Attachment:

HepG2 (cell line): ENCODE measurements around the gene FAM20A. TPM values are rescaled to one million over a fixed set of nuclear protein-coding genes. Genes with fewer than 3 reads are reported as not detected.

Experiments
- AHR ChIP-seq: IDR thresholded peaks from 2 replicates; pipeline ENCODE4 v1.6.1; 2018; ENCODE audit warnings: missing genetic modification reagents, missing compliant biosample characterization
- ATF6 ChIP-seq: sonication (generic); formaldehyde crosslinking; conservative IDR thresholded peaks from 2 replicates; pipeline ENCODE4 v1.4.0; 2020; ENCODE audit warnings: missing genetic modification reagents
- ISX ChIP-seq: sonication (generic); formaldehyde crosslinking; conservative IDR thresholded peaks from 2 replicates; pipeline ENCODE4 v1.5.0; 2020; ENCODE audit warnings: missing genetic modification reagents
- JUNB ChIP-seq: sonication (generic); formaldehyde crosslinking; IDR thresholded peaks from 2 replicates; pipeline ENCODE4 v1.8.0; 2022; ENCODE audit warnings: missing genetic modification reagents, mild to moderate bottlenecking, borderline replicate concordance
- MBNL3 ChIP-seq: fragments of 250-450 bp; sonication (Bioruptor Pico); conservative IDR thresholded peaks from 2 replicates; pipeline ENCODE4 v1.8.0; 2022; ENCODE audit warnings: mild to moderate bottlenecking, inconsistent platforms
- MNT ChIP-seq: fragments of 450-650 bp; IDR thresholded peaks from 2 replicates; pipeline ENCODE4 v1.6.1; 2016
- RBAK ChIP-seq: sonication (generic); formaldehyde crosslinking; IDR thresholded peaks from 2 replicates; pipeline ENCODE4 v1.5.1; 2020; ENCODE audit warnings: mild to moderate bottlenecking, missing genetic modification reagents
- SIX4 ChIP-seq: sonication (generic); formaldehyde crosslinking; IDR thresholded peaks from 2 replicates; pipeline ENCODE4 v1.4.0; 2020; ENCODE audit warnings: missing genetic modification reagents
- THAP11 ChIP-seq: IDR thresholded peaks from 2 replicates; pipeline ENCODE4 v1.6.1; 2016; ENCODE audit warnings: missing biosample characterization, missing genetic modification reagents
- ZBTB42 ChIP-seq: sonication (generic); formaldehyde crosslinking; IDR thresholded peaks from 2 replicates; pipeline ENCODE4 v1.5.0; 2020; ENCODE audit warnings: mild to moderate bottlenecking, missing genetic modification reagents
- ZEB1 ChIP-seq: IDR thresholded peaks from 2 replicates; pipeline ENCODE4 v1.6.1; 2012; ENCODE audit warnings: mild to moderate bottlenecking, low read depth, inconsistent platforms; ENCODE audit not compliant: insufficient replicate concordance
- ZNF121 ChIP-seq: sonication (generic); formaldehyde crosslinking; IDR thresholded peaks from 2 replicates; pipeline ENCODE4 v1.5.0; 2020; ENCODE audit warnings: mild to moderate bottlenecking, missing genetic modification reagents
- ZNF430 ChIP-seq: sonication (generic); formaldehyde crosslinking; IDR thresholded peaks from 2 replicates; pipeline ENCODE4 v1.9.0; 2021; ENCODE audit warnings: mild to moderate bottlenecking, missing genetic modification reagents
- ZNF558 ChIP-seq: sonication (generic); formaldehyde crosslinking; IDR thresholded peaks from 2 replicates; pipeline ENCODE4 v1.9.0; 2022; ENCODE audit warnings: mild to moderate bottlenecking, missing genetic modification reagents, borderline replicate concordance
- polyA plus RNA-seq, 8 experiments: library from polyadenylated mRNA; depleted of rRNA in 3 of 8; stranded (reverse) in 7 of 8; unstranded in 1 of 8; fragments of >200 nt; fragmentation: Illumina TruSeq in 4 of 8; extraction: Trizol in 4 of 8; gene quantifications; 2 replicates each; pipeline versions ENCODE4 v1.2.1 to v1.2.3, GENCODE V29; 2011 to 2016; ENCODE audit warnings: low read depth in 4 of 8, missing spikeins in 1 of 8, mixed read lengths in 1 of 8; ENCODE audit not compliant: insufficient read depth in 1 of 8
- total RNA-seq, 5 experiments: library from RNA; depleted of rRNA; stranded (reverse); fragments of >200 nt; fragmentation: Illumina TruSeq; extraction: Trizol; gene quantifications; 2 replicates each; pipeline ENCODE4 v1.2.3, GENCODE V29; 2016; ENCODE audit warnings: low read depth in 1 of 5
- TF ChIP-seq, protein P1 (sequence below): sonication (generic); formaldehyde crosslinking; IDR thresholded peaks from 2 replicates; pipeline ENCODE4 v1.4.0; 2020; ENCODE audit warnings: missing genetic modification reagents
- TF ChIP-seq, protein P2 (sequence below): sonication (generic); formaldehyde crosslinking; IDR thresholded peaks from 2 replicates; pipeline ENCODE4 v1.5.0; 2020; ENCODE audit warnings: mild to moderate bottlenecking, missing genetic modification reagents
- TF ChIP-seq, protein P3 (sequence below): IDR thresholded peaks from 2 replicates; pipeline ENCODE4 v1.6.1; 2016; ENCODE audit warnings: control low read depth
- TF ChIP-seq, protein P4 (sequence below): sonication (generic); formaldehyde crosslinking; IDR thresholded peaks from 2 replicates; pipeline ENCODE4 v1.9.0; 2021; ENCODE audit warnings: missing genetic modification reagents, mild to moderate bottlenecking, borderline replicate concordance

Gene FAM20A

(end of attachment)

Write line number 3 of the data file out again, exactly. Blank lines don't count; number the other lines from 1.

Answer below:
- AHR ChIP-seq: IDR thresholded peaks from 2 replicates; pipeline ENCODE4 v1.6.1; 2018; ENCODE audit warnings: missing genetic modification reagents, missing compliant biosample characterization